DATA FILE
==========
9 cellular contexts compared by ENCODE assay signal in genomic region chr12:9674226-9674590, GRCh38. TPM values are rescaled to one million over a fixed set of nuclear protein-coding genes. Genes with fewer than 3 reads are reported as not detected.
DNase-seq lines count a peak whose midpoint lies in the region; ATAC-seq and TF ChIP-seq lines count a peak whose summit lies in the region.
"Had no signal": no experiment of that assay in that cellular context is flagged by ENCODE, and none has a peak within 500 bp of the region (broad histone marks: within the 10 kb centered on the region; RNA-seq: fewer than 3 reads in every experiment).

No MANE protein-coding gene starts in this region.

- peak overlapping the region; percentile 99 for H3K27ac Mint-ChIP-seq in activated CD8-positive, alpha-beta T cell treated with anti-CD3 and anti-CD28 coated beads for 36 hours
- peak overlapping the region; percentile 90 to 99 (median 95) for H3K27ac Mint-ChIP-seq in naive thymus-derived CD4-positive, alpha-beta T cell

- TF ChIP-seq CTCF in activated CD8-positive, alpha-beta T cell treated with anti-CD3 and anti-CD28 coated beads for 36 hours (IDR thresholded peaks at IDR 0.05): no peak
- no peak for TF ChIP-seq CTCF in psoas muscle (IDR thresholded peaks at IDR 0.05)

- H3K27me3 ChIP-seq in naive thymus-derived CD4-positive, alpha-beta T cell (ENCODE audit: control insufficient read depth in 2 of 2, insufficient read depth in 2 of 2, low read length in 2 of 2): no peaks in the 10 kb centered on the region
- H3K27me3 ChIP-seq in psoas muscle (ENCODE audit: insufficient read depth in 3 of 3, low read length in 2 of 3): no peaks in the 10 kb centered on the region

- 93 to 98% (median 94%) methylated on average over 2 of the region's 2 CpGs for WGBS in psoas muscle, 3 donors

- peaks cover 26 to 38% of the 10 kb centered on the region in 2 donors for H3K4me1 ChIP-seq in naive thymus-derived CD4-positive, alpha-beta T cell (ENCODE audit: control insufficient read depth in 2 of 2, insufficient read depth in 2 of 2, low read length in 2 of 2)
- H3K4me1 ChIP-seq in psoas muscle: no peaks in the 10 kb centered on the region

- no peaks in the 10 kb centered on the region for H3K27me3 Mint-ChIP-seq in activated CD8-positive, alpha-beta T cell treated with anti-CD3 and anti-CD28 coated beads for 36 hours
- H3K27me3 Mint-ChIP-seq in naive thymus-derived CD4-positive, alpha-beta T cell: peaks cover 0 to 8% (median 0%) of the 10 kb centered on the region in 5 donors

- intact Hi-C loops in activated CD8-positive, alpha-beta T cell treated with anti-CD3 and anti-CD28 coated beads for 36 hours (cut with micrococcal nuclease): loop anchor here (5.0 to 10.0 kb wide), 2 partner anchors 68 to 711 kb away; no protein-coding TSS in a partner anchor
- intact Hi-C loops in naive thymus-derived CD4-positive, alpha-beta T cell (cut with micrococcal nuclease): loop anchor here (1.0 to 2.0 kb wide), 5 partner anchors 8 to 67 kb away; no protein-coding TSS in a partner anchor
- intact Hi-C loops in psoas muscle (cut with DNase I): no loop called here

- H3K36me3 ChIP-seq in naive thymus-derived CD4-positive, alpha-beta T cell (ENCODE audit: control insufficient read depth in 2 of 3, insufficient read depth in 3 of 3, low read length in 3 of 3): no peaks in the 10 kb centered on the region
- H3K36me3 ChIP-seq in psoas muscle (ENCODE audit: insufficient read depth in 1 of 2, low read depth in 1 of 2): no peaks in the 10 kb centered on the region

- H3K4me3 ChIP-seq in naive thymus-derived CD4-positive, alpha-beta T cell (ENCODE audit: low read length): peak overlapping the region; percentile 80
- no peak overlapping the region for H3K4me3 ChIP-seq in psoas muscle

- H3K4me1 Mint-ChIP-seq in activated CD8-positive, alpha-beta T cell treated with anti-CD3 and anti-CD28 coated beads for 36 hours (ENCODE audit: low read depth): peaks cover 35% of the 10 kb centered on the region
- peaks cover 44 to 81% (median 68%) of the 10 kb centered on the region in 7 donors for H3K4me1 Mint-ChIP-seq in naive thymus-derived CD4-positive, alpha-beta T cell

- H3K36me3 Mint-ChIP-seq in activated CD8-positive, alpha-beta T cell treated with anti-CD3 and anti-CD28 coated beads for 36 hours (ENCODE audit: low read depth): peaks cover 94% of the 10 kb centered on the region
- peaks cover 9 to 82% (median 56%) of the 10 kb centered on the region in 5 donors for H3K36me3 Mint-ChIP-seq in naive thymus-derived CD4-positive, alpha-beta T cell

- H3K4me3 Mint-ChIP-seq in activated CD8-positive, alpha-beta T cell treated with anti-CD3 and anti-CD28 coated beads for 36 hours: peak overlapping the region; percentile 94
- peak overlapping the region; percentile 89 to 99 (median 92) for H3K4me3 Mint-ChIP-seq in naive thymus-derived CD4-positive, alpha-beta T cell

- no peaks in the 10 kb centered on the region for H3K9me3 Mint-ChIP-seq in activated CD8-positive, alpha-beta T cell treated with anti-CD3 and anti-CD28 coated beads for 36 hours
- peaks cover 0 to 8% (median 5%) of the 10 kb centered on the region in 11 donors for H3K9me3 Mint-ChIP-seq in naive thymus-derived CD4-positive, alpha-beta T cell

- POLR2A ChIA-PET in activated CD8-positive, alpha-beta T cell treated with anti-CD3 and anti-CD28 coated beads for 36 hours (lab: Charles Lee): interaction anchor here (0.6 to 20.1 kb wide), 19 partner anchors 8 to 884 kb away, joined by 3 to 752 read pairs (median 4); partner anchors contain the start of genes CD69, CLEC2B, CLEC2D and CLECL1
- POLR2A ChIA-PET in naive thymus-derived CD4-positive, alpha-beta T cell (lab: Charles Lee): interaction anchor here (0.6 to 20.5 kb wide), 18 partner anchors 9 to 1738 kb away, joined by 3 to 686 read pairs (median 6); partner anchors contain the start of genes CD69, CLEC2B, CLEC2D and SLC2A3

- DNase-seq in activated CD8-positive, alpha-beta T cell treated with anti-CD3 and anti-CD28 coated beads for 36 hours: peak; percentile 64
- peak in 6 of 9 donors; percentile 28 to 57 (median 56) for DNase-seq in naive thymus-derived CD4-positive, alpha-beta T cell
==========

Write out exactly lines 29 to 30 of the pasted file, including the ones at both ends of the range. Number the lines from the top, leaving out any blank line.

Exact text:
- no peaks in the 10 kb centered on the region for H3K9me3 Mint-ChIP-seq in activated CD8-positive, alpha-beta T cell treated with anti-CD3 and anti-CD28 coated beads for 36 hours
- peaks cover 0 to 8% (median 5%) of the 10 kb centered on the region in 11 donors for H3K9me3 Mint-ChIP-seq in naive thymus-derived CD4-positive, alpha-beta T cell